Young and Chircop had markedly different experiences of life in the months after giving birth. Chircop endured post-natal depression and found she began making art ‘to survive’. Her surrealist work has always been highly psychologically charged, but she began making ‘self-portraits which were depleted’ and using photography and anything at hand to document her experience of daily life. In contrast, Young experienced a clarity of purpose after surviving a traumatic first labour which gave her ‘a sense of my mortality… because before that I was pretty immortal’. Young and her partner moved from Bondi to Bowral just before her first pregnancy and since giving birth she feels a great sense of fulfilment and finds less of a need for her subjects to be ‘cool’ anymore. Instead she is passionate about capturing the countryside, the objects in her life and the stories they contain; such as her still life An Afternoon with Elizabeth David. Chircop’s work returned to her characteristic practice as her daughter became more independent and she worked through her experiences in her paintings and collage. Mother Dreaming ― Right:Wrong plays out her feelings of being split between the demands of motherhood and artistic practice. Both women feel divided by their roles ― Chircop describes herself as ‘a quartered orange: I’m four different people in one!’.
All three women have supportive partners, which makes some out-of-hours work in the studio and artists’ residencies possible. However, it is clear that a number of grants and residencies in Australia favour artists who don’t have children and chiefly those who do not have the gap of childbirth on their CVs. Young consciously includes a proviso at the top of her CV, stating ‘…although this has not compromised the quality of my work, it has restricted my efforts to enter competitions and exhibitions afar…’, having been told in the past that taking time off to have children ‘was not relevant’. All three women have felt supported in the arts community by fellow artists, gallerists and supervisors. Yet, even with championing voices such as Elvis Richardson’s recently released Countess Report enumerating the lived differences between men and women in the arts, the realities of being both a practising artist and a mother have been largely sidelined in favour of a discussion of gender. British-American artist Lenka Clayton’s pioneering Artist-Residency-In-Motherhood global program offers a glimpse of what can be achieved and an alternative to the standard residency structure. Perhaps it is time to bring the complex subject of motherhood back into the discussion.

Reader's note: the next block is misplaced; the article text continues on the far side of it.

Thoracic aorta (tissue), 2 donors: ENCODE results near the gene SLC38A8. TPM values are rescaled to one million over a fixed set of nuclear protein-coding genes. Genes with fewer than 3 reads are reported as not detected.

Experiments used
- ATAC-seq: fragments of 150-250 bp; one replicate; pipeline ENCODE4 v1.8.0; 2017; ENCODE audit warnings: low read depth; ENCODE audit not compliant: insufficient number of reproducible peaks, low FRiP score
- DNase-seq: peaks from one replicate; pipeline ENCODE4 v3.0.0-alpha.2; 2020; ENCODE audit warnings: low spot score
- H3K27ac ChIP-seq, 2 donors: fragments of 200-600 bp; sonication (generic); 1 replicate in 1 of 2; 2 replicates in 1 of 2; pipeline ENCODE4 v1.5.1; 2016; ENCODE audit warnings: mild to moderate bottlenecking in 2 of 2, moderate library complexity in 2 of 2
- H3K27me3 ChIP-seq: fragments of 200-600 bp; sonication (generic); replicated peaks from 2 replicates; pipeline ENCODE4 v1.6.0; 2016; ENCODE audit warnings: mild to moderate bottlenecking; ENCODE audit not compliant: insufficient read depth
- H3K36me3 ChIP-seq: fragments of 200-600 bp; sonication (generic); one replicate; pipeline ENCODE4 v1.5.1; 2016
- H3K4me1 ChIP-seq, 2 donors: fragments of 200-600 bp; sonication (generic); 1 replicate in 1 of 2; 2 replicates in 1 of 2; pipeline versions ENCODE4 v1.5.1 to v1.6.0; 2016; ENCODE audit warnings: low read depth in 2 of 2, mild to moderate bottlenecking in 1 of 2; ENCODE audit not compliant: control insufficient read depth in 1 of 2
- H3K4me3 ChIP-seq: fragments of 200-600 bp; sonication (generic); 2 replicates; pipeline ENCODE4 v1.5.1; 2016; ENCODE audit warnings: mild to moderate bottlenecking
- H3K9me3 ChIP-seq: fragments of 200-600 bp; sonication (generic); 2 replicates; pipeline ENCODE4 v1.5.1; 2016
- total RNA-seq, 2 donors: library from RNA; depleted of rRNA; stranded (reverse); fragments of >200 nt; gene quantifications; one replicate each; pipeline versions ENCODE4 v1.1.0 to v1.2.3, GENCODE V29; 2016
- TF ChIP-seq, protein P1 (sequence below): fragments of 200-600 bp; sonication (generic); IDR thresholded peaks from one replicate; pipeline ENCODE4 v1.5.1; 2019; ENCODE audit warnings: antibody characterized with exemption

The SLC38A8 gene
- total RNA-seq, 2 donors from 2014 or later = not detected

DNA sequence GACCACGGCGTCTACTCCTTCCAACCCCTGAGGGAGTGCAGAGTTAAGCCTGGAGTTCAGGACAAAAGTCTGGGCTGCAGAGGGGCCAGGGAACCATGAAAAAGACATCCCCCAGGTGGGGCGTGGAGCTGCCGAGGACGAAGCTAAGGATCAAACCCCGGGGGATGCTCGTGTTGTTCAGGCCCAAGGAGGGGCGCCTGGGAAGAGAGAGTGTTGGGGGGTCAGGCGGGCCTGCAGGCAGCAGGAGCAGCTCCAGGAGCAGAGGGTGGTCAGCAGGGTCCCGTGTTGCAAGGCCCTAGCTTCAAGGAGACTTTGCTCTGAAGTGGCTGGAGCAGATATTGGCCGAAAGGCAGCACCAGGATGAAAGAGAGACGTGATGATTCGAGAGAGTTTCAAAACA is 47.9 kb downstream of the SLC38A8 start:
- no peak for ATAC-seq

After needing a studio away from her home, Young now wants to integrate her studio and family life, and build a studio next to her house. She has swapped a painting for an Aga cooker, and plans to heat the studio and cook while working ― following John Olsen’s example. Here she hopes to bring her creativity home and foster an integrated life. Instagram shots of her kids in the studio illustrate this desire for balance; for shared experience, as well as time alone.
All three of the artists interviewed are successful and driven by their need to paint. Chircop has won the Fisher’s Ghost Prize (2013) for her surrealist painting and is the Artist-in-Residence at PLC. Young has been a finalist in the Archibald Prize (2016, 2014), is currently working towards a solo-exhibition at Piermarq in April 2017 and a large commission for Barangaroo, to be unveiled late October. Roberts is completing her MFA in time for the baby, has a group show at Gaffa Gallery in December and has been named one of “Ten Emerging Artists to Buy Now” by Saatchi Art.
As many women agonise over the appropriate time to begin their families, questions form at the forefront of others’ experiences. In a century where careers are no longer fixed we should also consider shifting our frames of reference when it comes to artists? Rather than seeing what is lost by motherhood, we should not only be asking, ‘why do we need to consider women artists in terms of their children,’ but also more importantly, ‘what does the experience of motherhood add to the practice of being an artist?’.
Susannah Smith is a freelance writer, curator and arts guide, based in Sydney. She studied Art History and Theory at the University of Sydney and...